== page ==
- Refusal by the Parent/Legal Guardian to sign an informed consent or to be randomized to one of the two treatment groups.
- Follow-up of the child is not feasible because the child would not be able to return for regular follow-up examinations and the outcome assessments (e.g. transportation difficulties, relocation, etc.).
|Official title||Infant Aphakia Treatment Study (IATS)|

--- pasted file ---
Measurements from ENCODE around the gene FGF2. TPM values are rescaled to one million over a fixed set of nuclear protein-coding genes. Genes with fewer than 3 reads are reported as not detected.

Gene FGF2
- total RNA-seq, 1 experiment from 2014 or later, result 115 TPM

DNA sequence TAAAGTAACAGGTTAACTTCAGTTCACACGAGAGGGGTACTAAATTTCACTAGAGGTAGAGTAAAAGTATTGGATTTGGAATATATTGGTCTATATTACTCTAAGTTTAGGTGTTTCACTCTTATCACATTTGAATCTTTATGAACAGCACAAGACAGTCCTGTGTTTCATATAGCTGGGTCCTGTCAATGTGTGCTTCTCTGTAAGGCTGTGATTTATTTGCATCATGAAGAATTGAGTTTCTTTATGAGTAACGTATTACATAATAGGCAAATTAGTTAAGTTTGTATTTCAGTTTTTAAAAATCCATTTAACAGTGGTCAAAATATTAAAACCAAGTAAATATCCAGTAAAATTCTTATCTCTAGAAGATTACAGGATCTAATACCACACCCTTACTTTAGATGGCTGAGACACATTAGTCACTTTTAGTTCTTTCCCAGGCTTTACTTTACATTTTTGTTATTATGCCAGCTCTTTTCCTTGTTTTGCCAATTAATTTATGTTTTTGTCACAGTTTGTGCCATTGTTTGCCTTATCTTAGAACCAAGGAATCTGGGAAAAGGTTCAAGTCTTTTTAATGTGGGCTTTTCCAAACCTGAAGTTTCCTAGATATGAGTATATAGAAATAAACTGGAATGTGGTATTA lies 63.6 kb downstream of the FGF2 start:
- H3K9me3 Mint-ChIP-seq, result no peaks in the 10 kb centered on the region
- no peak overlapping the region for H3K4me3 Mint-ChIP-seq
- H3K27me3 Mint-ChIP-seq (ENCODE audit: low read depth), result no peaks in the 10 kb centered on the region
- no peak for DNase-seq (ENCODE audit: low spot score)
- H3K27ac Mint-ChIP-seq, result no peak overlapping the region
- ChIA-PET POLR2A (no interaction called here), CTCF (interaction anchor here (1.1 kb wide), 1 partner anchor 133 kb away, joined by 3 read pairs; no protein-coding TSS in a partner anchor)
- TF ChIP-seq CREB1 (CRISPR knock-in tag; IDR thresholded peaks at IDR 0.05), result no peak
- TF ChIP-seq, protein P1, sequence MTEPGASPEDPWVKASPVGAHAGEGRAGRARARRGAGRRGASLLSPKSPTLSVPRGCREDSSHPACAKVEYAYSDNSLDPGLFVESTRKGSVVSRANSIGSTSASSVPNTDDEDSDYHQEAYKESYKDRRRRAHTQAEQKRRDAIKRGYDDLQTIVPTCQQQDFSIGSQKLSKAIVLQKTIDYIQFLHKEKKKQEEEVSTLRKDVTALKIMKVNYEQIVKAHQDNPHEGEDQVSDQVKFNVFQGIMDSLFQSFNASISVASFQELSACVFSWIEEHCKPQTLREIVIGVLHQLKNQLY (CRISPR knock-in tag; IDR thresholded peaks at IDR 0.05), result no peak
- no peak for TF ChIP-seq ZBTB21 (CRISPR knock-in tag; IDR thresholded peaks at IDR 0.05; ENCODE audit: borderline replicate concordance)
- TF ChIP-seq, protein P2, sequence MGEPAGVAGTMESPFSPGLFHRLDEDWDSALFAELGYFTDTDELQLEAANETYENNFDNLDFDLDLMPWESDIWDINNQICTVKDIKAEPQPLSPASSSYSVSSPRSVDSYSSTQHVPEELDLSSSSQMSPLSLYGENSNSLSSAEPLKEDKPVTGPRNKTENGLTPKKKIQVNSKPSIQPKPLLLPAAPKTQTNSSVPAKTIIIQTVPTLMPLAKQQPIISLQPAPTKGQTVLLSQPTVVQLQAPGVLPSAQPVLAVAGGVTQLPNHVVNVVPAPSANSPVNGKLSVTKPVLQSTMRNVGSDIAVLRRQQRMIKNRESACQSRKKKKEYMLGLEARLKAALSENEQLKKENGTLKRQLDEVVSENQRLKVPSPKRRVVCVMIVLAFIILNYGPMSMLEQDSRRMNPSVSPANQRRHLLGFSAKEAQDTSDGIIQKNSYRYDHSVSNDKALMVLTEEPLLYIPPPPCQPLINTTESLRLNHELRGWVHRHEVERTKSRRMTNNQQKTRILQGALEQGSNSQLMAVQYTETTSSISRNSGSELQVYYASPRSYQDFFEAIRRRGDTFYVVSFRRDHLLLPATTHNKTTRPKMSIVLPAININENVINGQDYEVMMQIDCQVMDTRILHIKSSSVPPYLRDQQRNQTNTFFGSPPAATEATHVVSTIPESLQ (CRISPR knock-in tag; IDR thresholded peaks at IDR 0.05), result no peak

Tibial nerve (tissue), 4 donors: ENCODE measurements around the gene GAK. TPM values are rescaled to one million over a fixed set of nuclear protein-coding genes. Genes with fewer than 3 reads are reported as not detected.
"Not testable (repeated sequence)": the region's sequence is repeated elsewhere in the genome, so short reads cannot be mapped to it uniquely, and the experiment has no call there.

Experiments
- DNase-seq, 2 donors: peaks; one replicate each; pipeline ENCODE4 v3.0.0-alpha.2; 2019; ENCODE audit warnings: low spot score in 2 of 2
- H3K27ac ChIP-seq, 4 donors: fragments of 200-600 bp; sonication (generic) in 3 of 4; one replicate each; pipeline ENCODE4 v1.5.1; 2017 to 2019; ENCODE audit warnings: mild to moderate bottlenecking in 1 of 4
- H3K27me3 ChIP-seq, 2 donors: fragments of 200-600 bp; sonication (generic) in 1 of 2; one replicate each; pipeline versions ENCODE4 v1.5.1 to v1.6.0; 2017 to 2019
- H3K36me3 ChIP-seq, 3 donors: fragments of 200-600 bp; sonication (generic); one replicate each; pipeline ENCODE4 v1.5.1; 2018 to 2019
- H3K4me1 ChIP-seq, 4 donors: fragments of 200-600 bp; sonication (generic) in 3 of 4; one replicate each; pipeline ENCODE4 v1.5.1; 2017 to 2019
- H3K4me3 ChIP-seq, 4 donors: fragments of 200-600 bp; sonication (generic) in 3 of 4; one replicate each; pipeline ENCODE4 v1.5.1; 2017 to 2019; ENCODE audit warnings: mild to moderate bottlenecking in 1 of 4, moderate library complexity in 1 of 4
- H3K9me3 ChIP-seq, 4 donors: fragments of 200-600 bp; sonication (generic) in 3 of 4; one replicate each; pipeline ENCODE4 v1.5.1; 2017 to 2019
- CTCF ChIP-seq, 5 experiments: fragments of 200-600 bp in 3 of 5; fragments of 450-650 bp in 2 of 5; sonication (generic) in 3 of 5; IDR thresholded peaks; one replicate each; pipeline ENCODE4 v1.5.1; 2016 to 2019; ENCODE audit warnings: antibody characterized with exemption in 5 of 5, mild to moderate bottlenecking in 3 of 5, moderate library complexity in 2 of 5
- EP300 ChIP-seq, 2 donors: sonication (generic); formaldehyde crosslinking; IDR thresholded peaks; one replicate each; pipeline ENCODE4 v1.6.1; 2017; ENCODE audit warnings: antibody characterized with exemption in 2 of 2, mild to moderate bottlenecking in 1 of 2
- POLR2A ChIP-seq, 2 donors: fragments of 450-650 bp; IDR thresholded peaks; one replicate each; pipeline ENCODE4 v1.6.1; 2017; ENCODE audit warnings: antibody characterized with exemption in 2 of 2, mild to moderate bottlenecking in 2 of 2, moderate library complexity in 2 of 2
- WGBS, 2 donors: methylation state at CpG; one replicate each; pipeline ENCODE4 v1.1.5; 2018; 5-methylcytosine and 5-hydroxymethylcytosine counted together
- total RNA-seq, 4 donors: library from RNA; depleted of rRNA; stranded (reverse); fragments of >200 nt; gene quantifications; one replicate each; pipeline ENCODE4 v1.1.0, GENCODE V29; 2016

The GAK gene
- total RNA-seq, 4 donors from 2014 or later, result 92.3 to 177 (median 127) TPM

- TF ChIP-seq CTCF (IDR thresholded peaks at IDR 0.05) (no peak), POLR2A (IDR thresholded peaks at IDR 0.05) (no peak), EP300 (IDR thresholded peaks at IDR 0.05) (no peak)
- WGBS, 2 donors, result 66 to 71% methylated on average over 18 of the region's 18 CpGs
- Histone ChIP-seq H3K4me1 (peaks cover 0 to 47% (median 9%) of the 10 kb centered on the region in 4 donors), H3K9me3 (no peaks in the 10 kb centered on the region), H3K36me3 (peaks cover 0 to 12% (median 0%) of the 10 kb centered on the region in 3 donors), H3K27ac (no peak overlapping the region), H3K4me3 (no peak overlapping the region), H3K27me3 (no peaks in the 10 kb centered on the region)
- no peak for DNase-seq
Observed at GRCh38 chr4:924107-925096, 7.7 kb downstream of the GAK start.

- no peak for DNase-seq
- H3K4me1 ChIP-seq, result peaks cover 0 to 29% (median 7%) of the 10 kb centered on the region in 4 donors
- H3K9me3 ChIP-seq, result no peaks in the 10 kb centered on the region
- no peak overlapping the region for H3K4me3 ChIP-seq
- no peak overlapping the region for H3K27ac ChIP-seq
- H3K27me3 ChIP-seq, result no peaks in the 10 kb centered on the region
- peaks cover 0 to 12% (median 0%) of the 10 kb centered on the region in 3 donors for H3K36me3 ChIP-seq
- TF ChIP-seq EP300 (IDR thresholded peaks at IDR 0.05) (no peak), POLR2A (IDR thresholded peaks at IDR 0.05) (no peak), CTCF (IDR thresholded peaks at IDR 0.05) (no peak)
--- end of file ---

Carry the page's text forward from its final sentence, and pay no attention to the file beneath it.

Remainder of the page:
|Description||Intraocular lenses are now a commonly accepted treatment for cataracts in older children and are used increasingly in younger children and infants. Intraocular lenses are superior to contact lenses in that they more closely replicate the optics of the crystalline lens, do not require daily ongoing care, and ensure at least a partial optical correction at all times. The simplicity and improved visual outcome of an intraocular lens correction may make caring for a child with a unilateral congenital cataract less stressful for parents. However, contact lenses remain the accepted treatment for children under 1 year of age due to concerns about the long-term safety of intraocular lenses and the potential for a large myopic shift developing in these eyes as they grow. Contact lenses provide excellent visual results in infants treated for bilateral congenital cataracts; however, two-thirds of infants treated with contact lenses for unilateral congenital cataracts remain legally blind in their aphakic eye. These poor visual outcomes are usually ascribed to competition from the sound eye and poor compliance with patching and contact lens wear regimens. Data from our pilot study and the literature suggest that superior visual results can be obtained if an intraocular lens is used to correct unilateral aphakia during infancy, but these eyes will experience more complications. Intraocular lenses will be increasingly implanted in infants regardless of whether or not we perform this trial. By performing this clinical trial, we can determine if the higher rate of complications with intraocular lenses is offset by improved visual outcome and decreased parenting stress. The Infant Aphakia Treatment Study (IATS) is a multi-center randomized clinical trial comparing intraocular lens and contact lens correction for monocular aphakia. Infants will be enrolled over a 4 year period. Infants 28 to 210 days of age with a visually significant cataract in one eye are eligible. Cataract surgery will be performed in a standardized fashion by a surgeon who has been certified for the study. Surgery consists of a lensectomy, posterior capsulotomy, and anterior vitrectomy. Infants will be randomized at the time of surgery to one of two treatment groups. Infants randomized to the intraocular lens group will have an intraocular lens implanted into the capsular bag. Spectacles will subsequently be used to correct the residual refractive errors. Infants randomized to the contact lens group will be fitted with a contact lens immediately after surgery. Both groups will receive the same patching therapy and follow-up. All children will be examined by Investigators at fixed intervals using standard protocols with the major endpoint assessed at age 12 months by a Traveling Vision Examiner. We are currently in a continuation of this project (beyond 5 years) in order to perform subjective visual acuity testing at 4.5 years of age and 5 year follow-up vision and ocular health exams on all children. We will submit a competitive application to be able to have a single visit by the patients in this cohort when they reach 10 years of age. This will be past the amblyogenic period and permit a more accurate comparative assessment of visual acuity and ocular health between the primary intervention groups.|